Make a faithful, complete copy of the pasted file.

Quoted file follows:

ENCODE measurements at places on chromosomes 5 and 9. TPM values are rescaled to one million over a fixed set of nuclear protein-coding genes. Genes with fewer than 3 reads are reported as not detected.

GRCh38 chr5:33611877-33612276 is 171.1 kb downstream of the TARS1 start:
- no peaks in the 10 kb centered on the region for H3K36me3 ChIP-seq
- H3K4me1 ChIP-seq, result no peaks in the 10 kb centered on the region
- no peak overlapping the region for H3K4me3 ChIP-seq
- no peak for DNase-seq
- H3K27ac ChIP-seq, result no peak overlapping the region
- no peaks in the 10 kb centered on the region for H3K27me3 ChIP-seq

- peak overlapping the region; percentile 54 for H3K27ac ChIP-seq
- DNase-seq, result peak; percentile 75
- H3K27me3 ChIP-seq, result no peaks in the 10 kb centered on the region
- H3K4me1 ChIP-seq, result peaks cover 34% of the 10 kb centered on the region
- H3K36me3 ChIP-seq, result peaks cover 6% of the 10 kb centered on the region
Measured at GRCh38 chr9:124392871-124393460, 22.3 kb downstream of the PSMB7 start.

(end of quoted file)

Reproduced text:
ENCODE measurements at places on chromosomes 5 and 9. TPM values are rescaled to one million over a fixed set of nuclear protein-coding genes. Genes with fewer than 3 reads are reported as not detected.

GRCh38 chr5:33611877-33612276 is 171.1 kb downstream of the TARS1 start:
- no peaks in the 10 kb centered on the region for H3K36me3 ChIP-seq
- H3K4me1 ChIP-seq, result no peaks in the 10 kb centered on the region
- no peak overlapping the region for H3K4me3 ChIP-seq
- no peak for DNase-seq
- H3K27ac ChIP-seq, result no peak overlapping the region
- no peaks in the 10 kb centered on the region for H3K27me3 ChIP-seq

- peak overlapping the region; percentile 54 for H3K27ac ChIP-seq
- DNase-seq, result peak; percentile 75
- H3K27me3 ChIP-seq, result no peaks in the 10 kb centered on the region
- H3K4me1 ChIP-seq, result peaks cover 34% of the 10 kb centered on the region
- H3K36me3 ChIP-seq, result peaks cover 6% of the 10 kb centered on the region
Measured at GRCh38 chr9:124392871-124393460, 22.3 kb downstream of the PSMB7 start.